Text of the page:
Editor’s Note: We were so very disheartened to hear that Joan Swift passed away on March 13 at the age of 90. We offer our condolences to her family and her friends. This 2010 interview with Swift was conducted by Tania Pryputniewicz and posted at She Writes.com (which has since reorganized its site). You can read a selection of Joan Swift’s poems here on our Fertile Source site from Snow on a Crocus: Formalities of a Neonaticide (Swan Scythe Press, 2010, winner of the Walter Pavlich Memorial Award).–Tania Pryputniewicz
First off Joan, you are one of my heroes, for your poetry in The Dark Path of Our Names in which you grapple with the subject of rape. Here in Snow on a Crocus, Formalities of a Neonaticide, I am wondering once again how you arrive at the strength and vision to inhabit your subjects. Can you talk about the process of writing both volumes, and how they differed for you? About experiential bedrock vs. imagined landscapes?
The strength and vision you mention: I think if I possess those two attributes, it may be because I was abused as a very young child by my father and watched as he abused my mother. I obviously didn’t understand at such a young age what was happening and so must have repressed the anger, terror, and sorrow. I think I’ve been trying to get this straight in my head ever since, using what you call strength and vision derived from those early years in my life. Trying to understand this violence has had its impact on other poems I’ve written.
About the differences in writing the rape poems and the neonaticide poems, in the first few, Parts of Speech, which you may not be familiar with, I was very close to the subject then. The two poems from that group I consider “keepers” are both in form: one in The Dark Path of Our Names uses a court room locale where the testimony of each witness is a kind of scaffolding for their emotional revelations. Form is less prevalent here, except in my own testimony where I chose an almost journalistic style to keep the event at a distance.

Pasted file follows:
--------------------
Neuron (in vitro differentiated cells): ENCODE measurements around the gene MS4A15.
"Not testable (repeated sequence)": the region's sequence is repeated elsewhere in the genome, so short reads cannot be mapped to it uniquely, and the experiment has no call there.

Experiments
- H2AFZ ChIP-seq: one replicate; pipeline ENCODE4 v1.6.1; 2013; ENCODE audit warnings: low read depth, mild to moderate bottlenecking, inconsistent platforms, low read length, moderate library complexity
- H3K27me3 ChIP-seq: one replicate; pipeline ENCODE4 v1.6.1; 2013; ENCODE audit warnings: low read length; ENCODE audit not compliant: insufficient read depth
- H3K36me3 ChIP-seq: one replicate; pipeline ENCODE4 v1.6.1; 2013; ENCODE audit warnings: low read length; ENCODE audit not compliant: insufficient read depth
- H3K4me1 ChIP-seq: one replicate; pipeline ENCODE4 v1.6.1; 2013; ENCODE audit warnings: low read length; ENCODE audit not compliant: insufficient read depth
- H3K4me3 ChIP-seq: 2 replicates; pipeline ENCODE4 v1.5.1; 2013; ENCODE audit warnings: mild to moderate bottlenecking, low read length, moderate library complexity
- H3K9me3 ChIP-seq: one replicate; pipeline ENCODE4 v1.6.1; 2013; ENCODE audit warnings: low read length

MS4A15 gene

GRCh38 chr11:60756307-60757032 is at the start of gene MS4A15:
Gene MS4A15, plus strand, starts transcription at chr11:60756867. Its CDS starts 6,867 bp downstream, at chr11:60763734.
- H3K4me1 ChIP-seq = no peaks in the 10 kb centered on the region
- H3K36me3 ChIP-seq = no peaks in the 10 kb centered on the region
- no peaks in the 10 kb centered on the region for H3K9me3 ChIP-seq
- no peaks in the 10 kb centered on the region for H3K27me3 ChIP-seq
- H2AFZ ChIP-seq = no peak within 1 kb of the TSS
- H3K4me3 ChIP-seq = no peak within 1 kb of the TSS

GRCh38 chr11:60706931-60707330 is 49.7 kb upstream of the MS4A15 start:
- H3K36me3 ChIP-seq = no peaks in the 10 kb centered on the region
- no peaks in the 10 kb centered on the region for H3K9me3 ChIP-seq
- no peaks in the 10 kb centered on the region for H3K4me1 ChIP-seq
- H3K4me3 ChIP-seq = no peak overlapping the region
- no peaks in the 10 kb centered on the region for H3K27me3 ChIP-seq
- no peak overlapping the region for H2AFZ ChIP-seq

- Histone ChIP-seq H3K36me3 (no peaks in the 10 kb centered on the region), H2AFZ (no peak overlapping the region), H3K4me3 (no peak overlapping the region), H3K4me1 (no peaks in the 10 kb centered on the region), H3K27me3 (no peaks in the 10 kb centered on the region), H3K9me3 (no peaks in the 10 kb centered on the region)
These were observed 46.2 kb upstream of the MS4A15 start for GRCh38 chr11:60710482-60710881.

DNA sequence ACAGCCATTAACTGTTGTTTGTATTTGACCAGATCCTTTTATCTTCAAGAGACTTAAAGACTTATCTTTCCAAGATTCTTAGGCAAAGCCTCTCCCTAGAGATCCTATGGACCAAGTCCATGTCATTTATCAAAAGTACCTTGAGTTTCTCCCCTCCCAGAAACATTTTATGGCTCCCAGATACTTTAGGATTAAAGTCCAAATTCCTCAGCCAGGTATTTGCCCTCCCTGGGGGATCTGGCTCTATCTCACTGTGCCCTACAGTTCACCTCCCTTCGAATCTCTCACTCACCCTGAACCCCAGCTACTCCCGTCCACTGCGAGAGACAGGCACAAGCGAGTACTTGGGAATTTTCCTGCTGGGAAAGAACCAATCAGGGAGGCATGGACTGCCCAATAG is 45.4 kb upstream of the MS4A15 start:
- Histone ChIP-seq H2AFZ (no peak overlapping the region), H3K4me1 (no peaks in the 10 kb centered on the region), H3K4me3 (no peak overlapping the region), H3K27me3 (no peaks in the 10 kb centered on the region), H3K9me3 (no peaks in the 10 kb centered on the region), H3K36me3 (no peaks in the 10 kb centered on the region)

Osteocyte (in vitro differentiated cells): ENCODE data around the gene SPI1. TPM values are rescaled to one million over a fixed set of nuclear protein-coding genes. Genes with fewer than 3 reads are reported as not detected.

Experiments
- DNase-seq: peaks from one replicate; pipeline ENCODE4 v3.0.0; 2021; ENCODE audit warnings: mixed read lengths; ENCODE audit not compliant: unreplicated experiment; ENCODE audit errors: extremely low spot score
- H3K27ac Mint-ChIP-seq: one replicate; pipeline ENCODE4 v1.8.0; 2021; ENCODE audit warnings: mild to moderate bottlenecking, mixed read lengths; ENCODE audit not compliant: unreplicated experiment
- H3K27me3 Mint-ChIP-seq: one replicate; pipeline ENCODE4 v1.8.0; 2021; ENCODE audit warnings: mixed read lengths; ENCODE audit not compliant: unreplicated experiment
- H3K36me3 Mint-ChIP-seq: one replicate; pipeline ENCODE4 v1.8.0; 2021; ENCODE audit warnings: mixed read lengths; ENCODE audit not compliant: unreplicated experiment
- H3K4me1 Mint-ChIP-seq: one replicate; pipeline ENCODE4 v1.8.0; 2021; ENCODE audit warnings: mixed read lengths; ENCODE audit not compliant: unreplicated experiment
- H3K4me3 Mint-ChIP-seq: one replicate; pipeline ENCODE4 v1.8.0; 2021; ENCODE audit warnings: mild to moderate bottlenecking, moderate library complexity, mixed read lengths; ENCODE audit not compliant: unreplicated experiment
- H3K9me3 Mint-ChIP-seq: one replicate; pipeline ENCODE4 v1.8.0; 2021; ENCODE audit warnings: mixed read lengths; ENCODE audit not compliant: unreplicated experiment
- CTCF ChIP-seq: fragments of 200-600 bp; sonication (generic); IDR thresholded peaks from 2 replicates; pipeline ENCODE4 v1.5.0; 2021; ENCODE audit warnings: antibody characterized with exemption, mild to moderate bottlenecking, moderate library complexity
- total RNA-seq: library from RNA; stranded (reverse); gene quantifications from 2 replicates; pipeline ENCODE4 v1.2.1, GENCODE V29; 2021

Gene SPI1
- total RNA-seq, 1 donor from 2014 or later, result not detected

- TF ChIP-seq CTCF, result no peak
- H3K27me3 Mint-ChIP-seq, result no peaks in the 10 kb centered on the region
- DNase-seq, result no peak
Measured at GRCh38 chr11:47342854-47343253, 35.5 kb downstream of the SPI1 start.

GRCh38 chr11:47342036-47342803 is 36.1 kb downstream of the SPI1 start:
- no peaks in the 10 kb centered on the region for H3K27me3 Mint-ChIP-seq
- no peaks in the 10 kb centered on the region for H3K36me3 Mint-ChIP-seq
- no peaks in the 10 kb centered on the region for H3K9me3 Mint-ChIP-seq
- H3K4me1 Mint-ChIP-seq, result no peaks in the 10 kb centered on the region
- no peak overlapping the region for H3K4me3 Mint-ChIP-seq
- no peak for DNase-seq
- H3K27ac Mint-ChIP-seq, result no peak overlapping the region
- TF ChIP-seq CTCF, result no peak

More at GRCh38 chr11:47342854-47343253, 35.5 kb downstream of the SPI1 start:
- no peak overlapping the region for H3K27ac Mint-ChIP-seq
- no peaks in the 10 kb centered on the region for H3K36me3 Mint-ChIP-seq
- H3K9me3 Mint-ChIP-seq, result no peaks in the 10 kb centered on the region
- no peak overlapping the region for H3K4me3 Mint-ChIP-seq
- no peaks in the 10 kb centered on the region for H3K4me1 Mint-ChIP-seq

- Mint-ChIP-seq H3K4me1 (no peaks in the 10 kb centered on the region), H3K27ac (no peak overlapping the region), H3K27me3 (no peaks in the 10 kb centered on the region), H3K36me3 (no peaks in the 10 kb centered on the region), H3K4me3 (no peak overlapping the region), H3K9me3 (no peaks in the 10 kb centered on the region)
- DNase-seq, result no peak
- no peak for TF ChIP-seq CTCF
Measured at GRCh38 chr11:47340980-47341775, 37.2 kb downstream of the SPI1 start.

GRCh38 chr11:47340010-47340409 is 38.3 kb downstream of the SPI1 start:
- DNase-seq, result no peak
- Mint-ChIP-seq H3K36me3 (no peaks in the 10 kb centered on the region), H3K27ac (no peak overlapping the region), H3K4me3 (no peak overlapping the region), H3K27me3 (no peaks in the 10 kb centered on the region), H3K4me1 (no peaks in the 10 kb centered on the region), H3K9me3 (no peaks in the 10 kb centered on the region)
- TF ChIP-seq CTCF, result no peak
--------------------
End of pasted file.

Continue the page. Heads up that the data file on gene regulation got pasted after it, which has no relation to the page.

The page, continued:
But I found it absolutely indispensable in writing the poems in “Snow On a Crocus”. This is heavy material, a hard subject. I was neither the one who committed the crime, nor the victim. It was much more difficult to write these poems because I wasn’t there. Everything, even documented material, had to be imagined. Both groups of poems rely on description, but describing the emotions of someone other than myself was far more difficult than making a poem of my own feelings.
I don’t consider the poems in Snow On a Crocus to be in someone else’s voice or the taking on of a persona, but to be my imaginings. Only the confused unwed pregnant young woman, the baby’s father, the young woman’s mother, and then a dead newborn infant are actual fact. Other details, including those taken from newspaper articles or a comment by someone in the family, have had to be largely imagined. It was, in its strange way, easier to write those things that came from my own imagination in these new poems than in either one of my rape sequences.
Which poems in the collection came to you first? Can you talk about writing “The Start of the Story and Some of the End,” with its powerful closing imagery (last two stanzas): “The child will circle your days long after she’s gone / like a boat that swings on an anchor chain / and never heads out to sea / day after trembling day”?
The first poem I wrote in what was to become the neonaticide sequence was “Prisoner”. It was, in fact, the only poem I intended to write. But others kept creeping into my consciousness. I really can’t remember the order in which they were written. Probably the second poem to come to me is the one you mention, “The Start of the Story and Some of the End”. I had for some time this image in my head of Niagara Falls, on the Canadian side, where I’ve stood close to the water and watched it glide rapidly up to and over the edge. That image didn’t make it into that poem but ended up, strangely, in the last poem. Or at least the violence of the water. Well, there it is again, violence.
In “The Start of the Story…” I try to tell how the young woman got carried away with her first real love and what happened later because she wasn’t careful. I think I expected this poem to be just one more, but had to put a title on it later when I found myself wanting more answers to more questions and had to go on with poems that went into her fear and ambivalence.